Reflection on the first letter to the Corinthians

Essay by me540College, UndergraduateA+, October 2006

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There is no word in these verses about Corinthian factions, and there's hardly anything much about Christians. Instead, it's all about Jews and Greeks. All of their avant-garde philosophies, all of their theories about worldly matters, all of the ways in which those sophisticated idolatries demand signs or want proof and thereby arrive at what they call wisdom. Sure, they stroke their beards and sip their sherry and have their silly little circular conversations with one another and get written up on a piece of parchment but they wouldn't know real wisdom, Paul says, if it slapped them in the face.

If they want to know real wisdom, Paul says, they've got to stand on their heads and behold the way the world looks when it's upside down. Only when they're standing on their heads will they be able to see that their wisdom look like foolishness--what with its attempt to invent God in their own image! Only then will they begin to get that the foolishness of the cross is a scandal to the Jews because, for Jews, gods don't dwell with people as well as it is a lack fo understanding to the Greeks because, for Greeks, gods don't die.

The Jews believe that God dwells far removed from people in the holy of holies, but the foolishness of the cross depicts a God who comes to dwell in the dirt and grime of human life. And the Greeks believe that God does the sorts of things that wise people do, but the foolishness of the cross is when weakness becomes its own kind of strength, which goes against all logic for the Greeks. So that, for both Jew and Greek, what God is up to in our midst rebuts what we expect and assume about God. The God that Paul is talking about is so above what we can imagine as our notions of God so partial and off-the-mark.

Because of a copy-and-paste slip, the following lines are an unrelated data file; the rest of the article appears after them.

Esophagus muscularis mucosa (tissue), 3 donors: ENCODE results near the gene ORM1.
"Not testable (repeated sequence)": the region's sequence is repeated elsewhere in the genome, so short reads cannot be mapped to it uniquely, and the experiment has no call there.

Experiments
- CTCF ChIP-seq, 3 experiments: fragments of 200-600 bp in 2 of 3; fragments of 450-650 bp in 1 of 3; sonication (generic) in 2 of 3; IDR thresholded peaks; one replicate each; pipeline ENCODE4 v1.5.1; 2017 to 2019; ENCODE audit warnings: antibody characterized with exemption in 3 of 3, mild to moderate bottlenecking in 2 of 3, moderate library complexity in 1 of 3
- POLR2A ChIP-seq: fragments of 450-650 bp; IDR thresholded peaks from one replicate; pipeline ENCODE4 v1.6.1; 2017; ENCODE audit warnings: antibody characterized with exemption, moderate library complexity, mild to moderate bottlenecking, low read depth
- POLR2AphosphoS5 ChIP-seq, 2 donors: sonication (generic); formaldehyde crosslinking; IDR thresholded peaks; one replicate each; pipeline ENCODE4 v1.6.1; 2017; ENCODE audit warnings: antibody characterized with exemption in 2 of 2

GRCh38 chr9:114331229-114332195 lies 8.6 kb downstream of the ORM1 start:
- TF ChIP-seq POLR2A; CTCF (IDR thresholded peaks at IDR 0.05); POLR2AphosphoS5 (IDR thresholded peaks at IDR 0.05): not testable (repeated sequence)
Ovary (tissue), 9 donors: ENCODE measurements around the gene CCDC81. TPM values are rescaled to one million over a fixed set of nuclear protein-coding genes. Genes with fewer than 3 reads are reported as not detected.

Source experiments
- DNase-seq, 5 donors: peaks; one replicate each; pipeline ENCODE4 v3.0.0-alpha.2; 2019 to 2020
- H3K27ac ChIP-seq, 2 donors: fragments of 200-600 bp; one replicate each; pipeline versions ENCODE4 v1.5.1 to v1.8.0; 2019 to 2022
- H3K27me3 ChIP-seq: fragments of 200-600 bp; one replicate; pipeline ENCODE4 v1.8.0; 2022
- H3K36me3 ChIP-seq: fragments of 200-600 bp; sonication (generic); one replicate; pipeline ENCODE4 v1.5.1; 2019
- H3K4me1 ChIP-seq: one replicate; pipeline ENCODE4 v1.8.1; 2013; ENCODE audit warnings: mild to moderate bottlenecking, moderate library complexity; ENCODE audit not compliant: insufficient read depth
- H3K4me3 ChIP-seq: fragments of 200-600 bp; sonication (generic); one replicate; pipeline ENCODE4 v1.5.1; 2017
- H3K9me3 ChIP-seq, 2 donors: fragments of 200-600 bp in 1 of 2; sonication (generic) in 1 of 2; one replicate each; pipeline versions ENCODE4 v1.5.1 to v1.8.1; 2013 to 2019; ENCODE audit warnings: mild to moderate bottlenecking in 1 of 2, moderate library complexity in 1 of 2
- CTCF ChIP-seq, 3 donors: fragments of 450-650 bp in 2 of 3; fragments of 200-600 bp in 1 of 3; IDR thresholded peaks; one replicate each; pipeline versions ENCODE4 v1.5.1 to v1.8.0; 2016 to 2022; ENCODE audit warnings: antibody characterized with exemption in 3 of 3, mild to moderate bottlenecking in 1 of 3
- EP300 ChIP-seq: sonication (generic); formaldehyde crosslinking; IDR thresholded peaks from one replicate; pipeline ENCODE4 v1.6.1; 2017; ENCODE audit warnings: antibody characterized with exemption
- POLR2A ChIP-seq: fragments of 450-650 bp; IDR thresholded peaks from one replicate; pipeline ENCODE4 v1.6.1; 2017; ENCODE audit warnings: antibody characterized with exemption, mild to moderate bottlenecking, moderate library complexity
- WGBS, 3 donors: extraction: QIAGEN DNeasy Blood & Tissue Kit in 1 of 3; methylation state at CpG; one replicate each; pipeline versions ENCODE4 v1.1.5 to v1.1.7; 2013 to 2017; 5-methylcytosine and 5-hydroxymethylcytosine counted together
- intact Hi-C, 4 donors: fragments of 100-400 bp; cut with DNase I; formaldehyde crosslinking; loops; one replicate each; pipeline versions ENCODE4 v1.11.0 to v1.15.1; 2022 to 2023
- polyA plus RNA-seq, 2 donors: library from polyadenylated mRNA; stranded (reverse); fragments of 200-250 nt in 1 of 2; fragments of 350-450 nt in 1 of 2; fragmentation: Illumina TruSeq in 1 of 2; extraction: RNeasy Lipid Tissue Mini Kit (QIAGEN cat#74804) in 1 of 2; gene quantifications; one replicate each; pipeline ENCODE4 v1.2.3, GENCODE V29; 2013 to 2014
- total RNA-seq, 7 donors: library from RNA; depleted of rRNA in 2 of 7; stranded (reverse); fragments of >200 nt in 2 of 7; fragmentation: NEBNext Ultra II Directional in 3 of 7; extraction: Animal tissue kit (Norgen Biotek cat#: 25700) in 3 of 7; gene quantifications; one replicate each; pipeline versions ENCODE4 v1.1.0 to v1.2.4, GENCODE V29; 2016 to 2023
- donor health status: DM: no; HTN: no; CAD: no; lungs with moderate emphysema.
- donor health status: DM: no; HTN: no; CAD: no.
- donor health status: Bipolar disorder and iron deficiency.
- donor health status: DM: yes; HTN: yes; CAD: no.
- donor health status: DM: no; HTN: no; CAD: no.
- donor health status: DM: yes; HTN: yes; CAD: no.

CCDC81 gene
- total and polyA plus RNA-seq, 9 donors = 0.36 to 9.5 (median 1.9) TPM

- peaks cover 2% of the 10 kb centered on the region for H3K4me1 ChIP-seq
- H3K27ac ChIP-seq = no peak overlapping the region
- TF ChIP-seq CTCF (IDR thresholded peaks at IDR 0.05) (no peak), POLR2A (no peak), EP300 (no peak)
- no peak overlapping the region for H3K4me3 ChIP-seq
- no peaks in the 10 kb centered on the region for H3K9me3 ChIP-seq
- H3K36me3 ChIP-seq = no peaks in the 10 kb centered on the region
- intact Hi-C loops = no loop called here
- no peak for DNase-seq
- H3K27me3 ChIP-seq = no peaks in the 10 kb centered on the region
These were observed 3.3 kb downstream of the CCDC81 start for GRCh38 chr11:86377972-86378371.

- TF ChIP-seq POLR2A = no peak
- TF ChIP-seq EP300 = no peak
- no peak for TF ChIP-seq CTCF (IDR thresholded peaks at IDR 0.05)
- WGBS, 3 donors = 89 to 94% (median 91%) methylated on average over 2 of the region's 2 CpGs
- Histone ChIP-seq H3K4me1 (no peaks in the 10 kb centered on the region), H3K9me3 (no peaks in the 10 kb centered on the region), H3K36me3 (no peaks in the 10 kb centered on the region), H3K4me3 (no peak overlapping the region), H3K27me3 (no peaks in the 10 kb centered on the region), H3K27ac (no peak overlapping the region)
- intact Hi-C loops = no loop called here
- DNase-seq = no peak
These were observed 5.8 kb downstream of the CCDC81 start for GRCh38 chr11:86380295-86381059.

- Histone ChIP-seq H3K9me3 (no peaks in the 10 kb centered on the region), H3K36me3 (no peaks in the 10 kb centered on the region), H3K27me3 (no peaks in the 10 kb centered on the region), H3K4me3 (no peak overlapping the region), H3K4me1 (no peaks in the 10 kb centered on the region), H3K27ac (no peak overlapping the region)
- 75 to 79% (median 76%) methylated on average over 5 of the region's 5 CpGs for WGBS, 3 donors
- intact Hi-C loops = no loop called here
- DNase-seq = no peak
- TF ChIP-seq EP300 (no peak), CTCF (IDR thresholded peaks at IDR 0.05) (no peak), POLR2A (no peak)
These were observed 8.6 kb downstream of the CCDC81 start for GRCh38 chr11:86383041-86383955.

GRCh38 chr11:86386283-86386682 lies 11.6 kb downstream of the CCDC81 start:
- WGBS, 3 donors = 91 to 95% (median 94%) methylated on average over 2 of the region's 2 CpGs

It's a very important argument! But, like I said, it appears to be a colossal change of subject! What does it have to do with all the factionalism that Paul is so steamed about in that church in Corinth? Unless. . .unless, as a rhetorical strategy, Paul is moving from anger to subtlety. Paul is making the case that the Christian theology with these bias opinions in Corinth is not one whit better than that of the Jews or the Greeks. Not one whit better! In this extended insertion about the Jews and the Greeks, he has drawn them a picture which he hopes, they will study and they see themselves drawn there. Behaving with their bias' glimpses of God are the complete picture of God; and, proud as they are of what they think they know about God, they are standing in the same spiritual wasteland as the wisdom of the rest of the world.

And from that perspective, after almost two chapters of reflection about that pitiful, insufficient wisdom of the world, Paul returns to his initial argument. "And so, brothers and sisters, I could not speak to you as spiritual people, but rather as people of the flesh, as infants in Christ. I fed you with milk, not solid food, for you were not ready for solid food. Even now you are still not ready, for you are still of the flesh. For as long as there is jealousy and quarreling among you, are you not of the flesh, and behaving according to human inclinations? For when one says, 'I belong to Paul,' and another, 'I belong to Apollos,' are you not merely human? An elaborate drawing of godless, so-called "wisdom" in which, if we look carefully, we will see ourselves. All hunkered down in our factions. As Paul says later on in this letter, it's really about a love that bears all things, believes all things, hopes all things, endures all things.

And if we are, in fact, "God's Temple," as Paul puts it, maybe someday we, too, will despise, and want to be rid of the crud in our lives that we are comfortable in and do that which God desires from us; until we might embody, for God's sake, the sort of foolishness that rebuts and redeems the sad, tired wisdom of the world. That is not the foolishness Paul would have us aspire to. That is not the building Paul would have us be.